Kara “Heating” Fraser

My Dutch is pretty good these days, I have few moments where I don’t understand what someone is saying to me… but it still happens occasionally!

My heating was busted, which as you can imagine is most unpleasant especially in the evenings and it makes getting out of bed at 6.30 for work so much harder than it already is. One pleasant thing about the autumn and winter months is coming out of the cold into a lovely cosy warm house, so I resent the fact that my heating system is denying me of this simple pleasure. The ‘fix-it man’ came earlier this week to ‘fix-it’ but unfortunately he was unable to live up to his job title, leaving me shivering on my couch in my winter jacket and sleeping bag.  The ‘cant-fix-it man’ said he would arrange for someone else to come, but I received no phone call. Then at 8.30am (on my day off of course) the doorbell goes, so I pulled on my slippers and 2 jumpers and headed begrudgingly down the stairs (this better be someone coming to tell me that I have won the lottery…) I opened the door to a very large grumpy looking man with an incredible moustache that seemed to dance when he spoke. His eyebrows were a mirror image of his moustache, just longer and positioned slightly higher on his face. He had a deep bark of a voice and spoke without pleasantries (for example; good morning, how are you?) it was obvious that Dutch was not his first language but what was less obvious is whether he was speaking Dutch at all…. and the misunderstanding seemed to be mutual. Here is the conversation (and I use the term loosely, exchange of words might be a better name for it) that followed.

(Just for fun I have decided to call him Cecil, he looked like a Cecil.)

Cecil: Ik kom voor ketel.

I come to see heating.

Me: Sorry Meneer Ketel woont hier niet.

Sorry sir but Heating doesn’t live here.

Cecil: Ketel?

Heating?

Me: Nee, ik heet Kara. Fraser. (pointing at myself)

No, My name is Kara. Fraser.

Cecil: 73A? Ketel?

73A? Heating?

Me: 73A ja, maar ik ben geen Ketel, en de buren ook niet…

Yes, this is 73 A but my name is not Heating, and noone of that name lives in this building.

Cecil: (starting to look annoyed, his eyebrows and moustcahe dancing frantically around his giant features) Ketel. Fixen.

Heating. Fix.   (Fix, now there’s a word I understand! Now we are getting somewhere)

Me: Meneer, u komt iets fixen?

Sir, you’re here to fix something?

Cecil: Ja! (eyebrows jumping joyously around his forhead) Ketel!

Yes! Heating! (please Cecil, please, enough with the ‘ketel’, I think it’s fairly obvious that I have NO IDEA what that word means…)

Me: (the penny finally dropping) Oh! Meneer komt u de verwarming repareren?

Sir, are you here to fix the heating?

Cecil: Nee. Ketel.

No. Heating.

Me: Oh…

Cecil: looking exasperated, shows me a form with my name and address on it and the words ‘ketel doet het niet’  ‘heating not working’. Looks at me enquiringly…

Me: Oh! Meneer u komt de VERWAARMING fixen?

Oh! Sir you’re here to fix the HEATING?

Cecil: Nee. Verwarming!

No. Heating.

Me: (miming being cold) VERWAARMING? Ketel?

Cecil: JA! (also miming being cold) KETEL! (Cecil has a laugh like a steel drum orchestra… complete with hairy back up dancers)

Joy of joys, we have communication!

Cecil and his dancing facial hair followed me up the stairs. Before he arrived I was making coffee, I offered him a cup. He declined. I continued making my coffee. One minute later I felt a tap on my shoulder, I turned around to see Cecil peering out at me inquisitively from under his eyebrow (singular). He pointed at my coffee and said “Ik ook?  Me too?” Oh Cecil!

Cecil then went about his work and in no time he was done. As he left he said something that was either “it’s fixed but don’t turn the heating off” or “it’s fixed but you CAN’T turn the heating off.”  I’m still not sure which. As he left he mimed a mobile phone. I nodded. Cecil looked satisfied. I had no idea whether he meant that he would call me, the landlord or if I was meant to call Cecil, or the landlord. No idea… but at least my heating’s working! Thanks Cecil!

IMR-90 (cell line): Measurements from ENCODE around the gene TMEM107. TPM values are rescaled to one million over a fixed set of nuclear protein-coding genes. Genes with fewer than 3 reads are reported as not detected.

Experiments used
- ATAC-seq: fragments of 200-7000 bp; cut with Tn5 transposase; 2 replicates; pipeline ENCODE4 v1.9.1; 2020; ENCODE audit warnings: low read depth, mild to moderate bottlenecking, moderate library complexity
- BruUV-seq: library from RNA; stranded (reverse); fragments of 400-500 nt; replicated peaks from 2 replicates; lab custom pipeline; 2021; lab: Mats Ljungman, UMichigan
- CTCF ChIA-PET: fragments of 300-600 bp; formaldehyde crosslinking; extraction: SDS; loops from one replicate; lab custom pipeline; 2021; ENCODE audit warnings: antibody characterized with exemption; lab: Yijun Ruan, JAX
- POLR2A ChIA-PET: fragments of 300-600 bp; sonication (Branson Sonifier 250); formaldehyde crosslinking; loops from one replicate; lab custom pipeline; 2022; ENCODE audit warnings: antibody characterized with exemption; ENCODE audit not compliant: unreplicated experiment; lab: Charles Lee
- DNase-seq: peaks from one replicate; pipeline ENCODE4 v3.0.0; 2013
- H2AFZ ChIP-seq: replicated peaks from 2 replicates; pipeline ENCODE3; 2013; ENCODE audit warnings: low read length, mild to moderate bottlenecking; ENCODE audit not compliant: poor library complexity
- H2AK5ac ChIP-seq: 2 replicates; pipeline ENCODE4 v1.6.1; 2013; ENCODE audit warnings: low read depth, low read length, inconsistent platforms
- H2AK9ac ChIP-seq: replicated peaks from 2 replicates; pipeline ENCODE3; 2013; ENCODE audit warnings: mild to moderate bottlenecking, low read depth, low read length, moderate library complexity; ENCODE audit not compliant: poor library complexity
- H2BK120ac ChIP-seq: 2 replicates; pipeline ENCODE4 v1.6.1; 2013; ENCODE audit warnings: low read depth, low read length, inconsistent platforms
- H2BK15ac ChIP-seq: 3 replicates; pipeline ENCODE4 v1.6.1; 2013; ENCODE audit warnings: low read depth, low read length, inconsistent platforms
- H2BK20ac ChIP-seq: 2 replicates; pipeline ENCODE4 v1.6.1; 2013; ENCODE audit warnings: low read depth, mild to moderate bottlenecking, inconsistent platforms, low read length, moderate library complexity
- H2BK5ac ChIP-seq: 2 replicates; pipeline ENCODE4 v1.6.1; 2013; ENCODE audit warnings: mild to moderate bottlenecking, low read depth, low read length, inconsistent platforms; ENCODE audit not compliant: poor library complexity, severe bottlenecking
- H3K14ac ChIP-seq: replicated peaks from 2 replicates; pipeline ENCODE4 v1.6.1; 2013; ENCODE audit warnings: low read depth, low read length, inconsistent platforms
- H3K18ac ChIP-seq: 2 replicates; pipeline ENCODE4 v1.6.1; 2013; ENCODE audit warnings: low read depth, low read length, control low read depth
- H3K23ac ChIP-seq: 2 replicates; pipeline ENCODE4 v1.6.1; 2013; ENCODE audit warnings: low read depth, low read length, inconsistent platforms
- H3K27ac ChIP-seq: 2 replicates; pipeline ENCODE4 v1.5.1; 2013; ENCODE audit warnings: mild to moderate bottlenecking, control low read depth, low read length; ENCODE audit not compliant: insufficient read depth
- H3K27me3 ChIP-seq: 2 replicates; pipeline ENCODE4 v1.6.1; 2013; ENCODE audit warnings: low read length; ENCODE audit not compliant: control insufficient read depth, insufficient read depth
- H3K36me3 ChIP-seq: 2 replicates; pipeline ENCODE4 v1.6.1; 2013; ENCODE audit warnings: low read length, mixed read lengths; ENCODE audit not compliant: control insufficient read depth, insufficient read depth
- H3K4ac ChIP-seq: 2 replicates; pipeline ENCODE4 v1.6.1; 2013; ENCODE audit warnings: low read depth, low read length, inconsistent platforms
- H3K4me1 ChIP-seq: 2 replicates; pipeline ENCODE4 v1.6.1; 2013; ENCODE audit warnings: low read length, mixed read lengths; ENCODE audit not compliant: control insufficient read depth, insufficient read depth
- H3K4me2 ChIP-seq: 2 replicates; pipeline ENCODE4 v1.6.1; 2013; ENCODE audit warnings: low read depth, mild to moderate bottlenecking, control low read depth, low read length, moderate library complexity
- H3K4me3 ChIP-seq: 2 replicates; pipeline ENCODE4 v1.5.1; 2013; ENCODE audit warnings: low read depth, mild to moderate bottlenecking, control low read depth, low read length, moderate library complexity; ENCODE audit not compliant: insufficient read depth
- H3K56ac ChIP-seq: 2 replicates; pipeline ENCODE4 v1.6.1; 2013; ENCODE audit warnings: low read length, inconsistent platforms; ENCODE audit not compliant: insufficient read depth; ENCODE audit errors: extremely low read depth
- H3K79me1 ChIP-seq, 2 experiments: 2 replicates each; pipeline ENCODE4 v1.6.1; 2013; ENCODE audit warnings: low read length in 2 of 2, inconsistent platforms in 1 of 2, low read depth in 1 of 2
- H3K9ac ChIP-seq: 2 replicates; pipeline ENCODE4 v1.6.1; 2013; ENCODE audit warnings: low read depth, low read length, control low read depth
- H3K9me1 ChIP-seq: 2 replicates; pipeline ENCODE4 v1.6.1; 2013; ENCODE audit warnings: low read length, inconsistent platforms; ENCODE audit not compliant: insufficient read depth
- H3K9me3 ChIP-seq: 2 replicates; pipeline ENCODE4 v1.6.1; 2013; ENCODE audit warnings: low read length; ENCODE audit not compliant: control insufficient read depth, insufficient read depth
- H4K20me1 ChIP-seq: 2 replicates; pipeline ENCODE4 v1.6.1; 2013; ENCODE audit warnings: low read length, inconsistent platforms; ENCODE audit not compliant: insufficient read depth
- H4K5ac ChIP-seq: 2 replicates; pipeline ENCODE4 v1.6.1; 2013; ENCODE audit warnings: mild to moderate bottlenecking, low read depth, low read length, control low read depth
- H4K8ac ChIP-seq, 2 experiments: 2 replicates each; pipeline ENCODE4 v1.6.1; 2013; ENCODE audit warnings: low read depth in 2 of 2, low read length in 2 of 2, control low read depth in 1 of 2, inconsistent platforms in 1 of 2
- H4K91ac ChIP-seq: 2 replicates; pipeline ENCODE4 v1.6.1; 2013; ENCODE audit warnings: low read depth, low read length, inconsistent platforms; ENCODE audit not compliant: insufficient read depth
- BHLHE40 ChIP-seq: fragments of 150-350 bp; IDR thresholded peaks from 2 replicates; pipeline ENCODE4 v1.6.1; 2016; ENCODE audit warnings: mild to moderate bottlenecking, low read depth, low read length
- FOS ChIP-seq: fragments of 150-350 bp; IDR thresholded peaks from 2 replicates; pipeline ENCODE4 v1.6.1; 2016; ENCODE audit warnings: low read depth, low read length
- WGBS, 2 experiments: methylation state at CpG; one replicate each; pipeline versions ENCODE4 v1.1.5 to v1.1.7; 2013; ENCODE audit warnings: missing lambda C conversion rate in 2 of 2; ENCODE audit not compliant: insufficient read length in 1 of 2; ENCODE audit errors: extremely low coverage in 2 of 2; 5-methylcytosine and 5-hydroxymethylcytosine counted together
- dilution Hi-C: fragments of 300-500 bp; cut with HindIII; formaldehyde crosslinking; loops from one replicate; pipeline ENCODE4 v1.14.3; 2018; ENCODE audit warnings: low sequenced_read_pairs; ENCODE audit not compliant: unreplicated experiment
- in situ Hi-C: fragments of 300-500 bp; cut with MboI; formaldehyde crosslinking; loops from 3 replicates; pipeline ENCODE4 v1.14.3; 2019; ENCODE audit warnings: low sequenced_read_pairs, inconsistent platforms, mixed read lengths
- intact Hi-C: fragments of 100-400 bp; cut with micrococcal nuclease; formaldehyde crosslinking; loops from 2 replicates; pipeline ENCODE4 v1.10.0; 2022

Happy unbirthday!

Happy Birthday to me, Happy Birthday to me, and in Holland Happy Birthday to my Mum (on my birthday) Happy Birthday to my Dad (on my birthday) Happy Birthday to my sister (on my birthday) actually Happy Birthday to everyone that knows me… on MY birthday! Yup it’s an odd Dutch thing which, while I find it a little odd it’s kind of nice. The basic rule as is follows: when it’s your birthday people congratulate all those near and dear to you. Sound confusing? let me give you an example. It’s your sister’s birthday, you’re going out to a casual dinner at her favourite sushi restaurant with a few family and friends. As everyone arrives they of course make a big fuss over the birthday girl, hugs and kisses follow, the birthday girl is serenaded with badly sung renditions of happy birthday and a series of gifts in shiny paper are exchanged. In Holland the birthday congratulations does not stop there, as a significant other of the birthday-ee you would also be congratulated with kisses, hugs etc (the only difference is you don’t get shiny presents or serenades). The problem is how far does the congratulation circle stretch? Do you congratulate only immediate family and perhaps the significant other? or do you congratulate good friends? But, how do you qualify a good friend? What about work colleagues? Extended family? Neighbours? The end result is that everybody ends up congratulating everybody else. Entering a Dutch birthday celebration means doing the celebration round, and of course being congratulated in return (I’m still getting used to being congratulated because it’s my friends boyfriends birthday…). This congratulatory round takes quite some time and energy and overworking of the pucker-muscles due to the fact that in Holland the done thing is 3 kisses, yes. 3 kisses. Holland is too cool for the standard European 2 kisses. Yup, the Dutchies just haaaaaad (insert whiny sarcastic tone here) to be different!

I’m doing my best to Dutchify myself, you know absorb the culture and all that. So, on my birthday when Hugo wished me happy birthday I replied “congratulations on my birthday” … apparently thats taking it too far! Other people can congratulate everyone around me because it’s my birthday but I can’t congratulate people on my birthday? Made sense to me…. Culture switching, tricky stuff.

“Happy unbirthday to you and you and YOU!” …it’s all very Alice in Wonderland.